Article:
It might be hard to imagine now but there was a time when the idea of zooming in to individual streets and buildings from the air was something only Superman did. In 1994, Google Earth was years away — but a group of idealistic programmers and artists from Berlin had already invented a digital version of the real world called Terravision. It used satellite images, aerial shots, and other datasets to recreate the world on a computer screen.
“This case is about flying." These are the words of the lawyer for Art+Com in a memorable court scene from Netflix series The Billion Dollar Code. Image credit: ©Netflix.
“We invented this stuff," said Art+Com co-founder Axel Schmidt. Axel, now a senior software engineer at HERE Technologies, created Terravision with three colleagues. Their patent case against Google about Terravision's source code — which Art+Com ultimately went on to lose — is the subject of Netflix drama The Billion Dollar Code.
Art+Com was born out of the chaos and energy of Berlin in the 1990s after the wall dividing East and West Germany came down.
“I came to Berlin in 1986 to study. Then the wall came down, and it was absolutely crazy. It was a time of unlimited possibilities," Axel said. “You could try and do anything." As the series shows, impromptu techno parties cropped up all over Berlin, as artists mixed with developers to imagine a new future.
Art+Com was formed by Axel Schmidt and Pavel Meyer, along with Joachim Sauter and Gerd Gruneis. Together, they merged different disciplines and explored the possibilities of emerging technologies. In The Billion Dollar Code, these real-life characters are depicted as the fictional Juri Mueller and Carsten Schluter, the technical and artistic brains respectively.
Juri Muller in The Billion Dollar Code is partly based on Axel Schmidt. Image credit: ©Netflix.
“I am not your typical, 100% computer nerd," Axel explained. “I have always been something in between an artist and a computer scientist. The character of Juri is based on me and Pavel but in the end, there is a bit of me in Carsten, too."
The group secured funding from Deutsche Telekom, which was looking to invest in projects of this kind. They used it to buy the huge servers they would need to store all the data Terravision would use for its world maps. At that time, they came in the form of the Onyx Reality Engine from Silicon Graphics, huge machines that cost in the region of half a million Deutschmarks.
“Nobody got rich, but we had a lot of fun." — Axel Schmidt
“It was such a nice way of working," Axel said. “There were no rules: nobody got rich, but we had a lot of fun."
The Telekom managers were impressed when Art+Com showed them how you could click on an image of the globe and zoom in to their exact location. The team started to showcase the Terravision project at more than 80 events around the world, including to then US Vice President Al Gore.
Axel Schmidt (middle right) and Pavel Meyer (middle left) showcase the Terravision project at their offices in 1994. Users navigated the planet using a large globe, as seen here. Image credit: ©Axel Schmidt.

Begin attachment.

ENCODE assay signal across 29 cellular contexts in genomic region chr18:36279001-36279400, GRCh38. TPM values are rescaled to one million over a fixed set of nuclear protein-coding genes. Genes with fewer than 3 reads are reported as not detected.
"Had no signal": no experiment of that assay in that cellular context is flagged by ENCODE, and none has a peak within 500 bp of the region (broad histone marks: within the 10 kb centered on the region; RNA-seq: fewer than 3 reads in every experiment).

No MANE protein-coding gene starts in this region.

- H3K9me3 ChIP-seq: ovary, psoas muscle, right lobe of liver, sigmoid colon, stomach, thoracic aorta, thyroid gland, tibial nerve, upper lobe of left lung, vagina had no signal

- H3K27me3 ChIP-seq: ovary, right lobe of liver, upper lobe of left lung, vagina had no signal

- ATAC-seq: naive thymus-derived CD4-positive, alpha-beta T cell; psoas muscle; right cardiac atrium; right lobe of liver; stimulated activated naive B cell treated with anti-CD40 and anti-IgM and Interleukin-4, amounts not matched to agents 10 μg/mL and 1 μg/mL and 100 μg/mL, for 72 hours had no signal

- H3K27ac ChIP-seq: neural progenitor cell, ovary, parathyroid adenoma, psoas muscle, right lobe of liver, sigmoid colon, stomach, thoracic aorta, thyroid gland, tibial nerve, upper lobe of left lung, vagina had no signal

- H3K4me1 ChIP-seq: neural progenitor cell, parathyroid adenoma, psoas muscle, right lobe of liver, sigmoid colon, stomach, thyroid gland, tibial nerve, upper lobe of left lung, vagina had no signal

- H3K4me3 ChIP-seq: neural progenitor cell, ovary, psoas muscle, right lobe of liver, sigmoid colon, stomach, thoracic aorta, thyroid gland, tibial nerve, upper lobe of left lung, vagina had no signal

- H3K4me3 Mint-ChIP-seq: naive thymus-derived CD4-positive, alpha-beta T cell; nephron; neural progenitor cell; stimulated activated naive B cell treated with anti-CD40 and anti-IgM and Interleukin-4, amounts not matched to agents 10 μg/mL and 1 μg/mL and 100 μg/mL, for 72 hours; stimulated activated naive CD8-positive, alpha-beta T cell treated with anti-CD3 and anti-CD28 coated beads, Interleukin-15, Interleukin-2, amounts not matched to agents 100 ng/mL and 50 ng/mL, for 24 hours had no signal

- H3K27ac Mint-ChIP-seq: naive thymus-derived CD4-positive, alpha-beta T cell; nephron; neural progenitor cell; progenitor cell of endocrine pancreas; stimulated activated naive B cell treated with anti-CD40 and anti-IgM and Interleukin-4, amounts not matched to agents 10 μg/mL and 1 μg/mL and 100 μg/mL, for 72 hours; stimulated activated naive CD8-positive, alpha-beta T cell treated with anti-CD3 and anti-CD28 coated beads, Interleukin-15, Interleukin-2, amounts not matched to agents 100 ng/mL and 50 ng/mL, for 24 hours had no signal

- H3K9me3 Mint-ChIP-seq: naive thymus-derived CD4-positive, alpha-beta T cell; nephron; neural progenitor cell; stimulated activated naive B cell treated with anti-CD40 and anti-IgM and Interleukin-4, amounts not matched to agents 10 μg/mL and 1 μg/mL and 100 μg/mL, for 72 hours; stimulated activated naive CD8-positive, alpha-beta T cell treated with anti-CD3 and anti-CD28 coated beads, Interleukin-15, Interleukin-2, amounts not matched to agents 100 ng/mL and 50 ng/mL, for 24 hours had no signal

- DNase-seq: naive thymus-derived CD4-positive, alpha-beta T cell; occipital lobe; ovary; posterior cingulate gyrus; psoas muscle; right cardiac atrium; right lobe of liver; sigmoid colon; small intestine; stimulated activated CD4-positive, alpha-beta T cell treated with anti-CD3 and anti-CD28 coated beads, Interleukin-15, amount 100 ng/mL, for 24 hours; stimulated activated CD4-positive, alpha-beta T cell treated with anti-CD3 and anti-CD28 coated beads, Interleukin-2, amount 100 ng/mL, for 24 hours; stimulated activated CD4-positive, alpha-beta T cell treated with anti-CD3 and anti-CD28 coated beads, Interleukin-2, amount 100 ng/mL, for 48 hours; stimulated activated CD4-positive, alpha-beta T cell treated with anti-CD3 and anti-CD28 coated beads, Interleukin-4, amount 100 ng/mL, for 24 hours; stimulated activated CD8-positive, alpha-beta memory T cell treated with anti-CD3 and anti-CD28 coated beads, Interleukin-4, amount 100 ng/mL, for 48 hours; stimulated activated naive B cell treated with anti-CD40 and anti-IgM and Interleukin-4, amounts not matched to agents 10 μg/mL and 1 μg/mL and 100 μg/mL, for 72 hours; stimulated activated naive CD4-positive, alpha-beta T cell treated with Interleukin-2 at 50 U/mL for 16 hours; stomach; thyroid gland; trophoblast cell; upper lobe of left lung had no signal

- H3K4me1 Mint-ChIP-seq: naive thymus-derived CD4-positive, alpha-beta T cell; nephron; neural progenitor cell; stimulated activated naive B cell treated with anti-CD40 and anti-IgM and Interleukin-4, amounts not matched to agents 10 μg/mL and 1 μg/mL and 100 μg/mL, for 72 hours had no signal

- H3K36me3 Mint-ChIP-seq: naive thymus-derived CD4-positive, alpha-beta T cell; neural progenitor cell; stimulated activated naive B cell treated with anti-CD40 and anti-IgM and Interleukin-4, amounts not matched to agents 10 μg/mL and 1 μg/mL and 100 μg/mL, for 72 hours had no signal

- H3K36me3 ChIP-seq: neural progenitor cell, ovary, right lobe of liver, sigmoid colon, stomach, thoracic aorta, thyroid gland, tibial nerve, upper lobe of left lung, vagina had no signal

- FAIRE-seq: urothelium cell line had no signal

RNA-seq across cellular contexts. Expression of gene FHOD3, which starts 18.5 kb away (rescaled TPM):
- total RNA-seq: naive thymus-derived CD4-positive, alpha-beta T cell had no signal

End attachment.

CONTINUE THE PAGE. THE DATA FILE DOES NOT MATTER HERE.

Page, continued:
But Terravision was arguably ahead of its time. There was no internet back then, so the system could only run on expensive computers. Art+Com had the first ever commercial web page in Germany, but it folded in 2000. Axel moved on with Gate5, a company that created navigation maps for the first Nokia phone. Gate5 was bought by Nokia in 2006, and the map part of the company eventually became HERE Technologies.
Not long after Art+Com wrapped up, start-up culture began to thrive in Germany and venture capital flowed in. “It was too late for us," Axel said.
Then, in 2001, Google Earth was launched. At first, Axel and his colleagues were fascinated to see the way the concept had been brought online and developed. However, they quickly became suspicious that the coding was eerily similar to Terravision. They believed this came about after they had shared their project with a developer at Silicon Graphics some years before, who went on to work for Google.
In 2014, Art+Com took their case to the United States District Court for the District of Delaware, but the jury found in favor of Google. They decided that the existence of an earlier geographical visualization system by the Stanford Research Institute meant that Art+Com's 1995 patent was not valid. The decision meant that a payout worth billions was denied to Axel and his colleagues.
Axel says that he still uses many of the algorithms he developed in the 90s today. Image credit: ©Axel Schmidt.
Nowadays, Axel is sanguine about the loss, even though a win in the case could have catapulted him into the category of tech millionaire or beyond. “Maybe it is a bit late, but at least there is some justice [with the Netflix series]. The world knows our story," he said. Axel said he has been contacted by people all over the world offering their support after The Billion Dollar Code first aired on Netflix at the end of last year.
“It is still challenging because there is more and more data all the time," he said. “I really enjoy writing software, but I had a lot to learn," reflected Axel.
Axel said he could not have imagined back then in the early 90s that the power most people have in their phones now would be similar to that of the Onyx Reality Engines Terravision was built on: “Back then, finding information was hard. Now, if I am developing software and I have a problem, I just Google it."
Nevertheless, Axel still uses many of the same algorithms he used in the 90s. “My work today is very much the same," he said.
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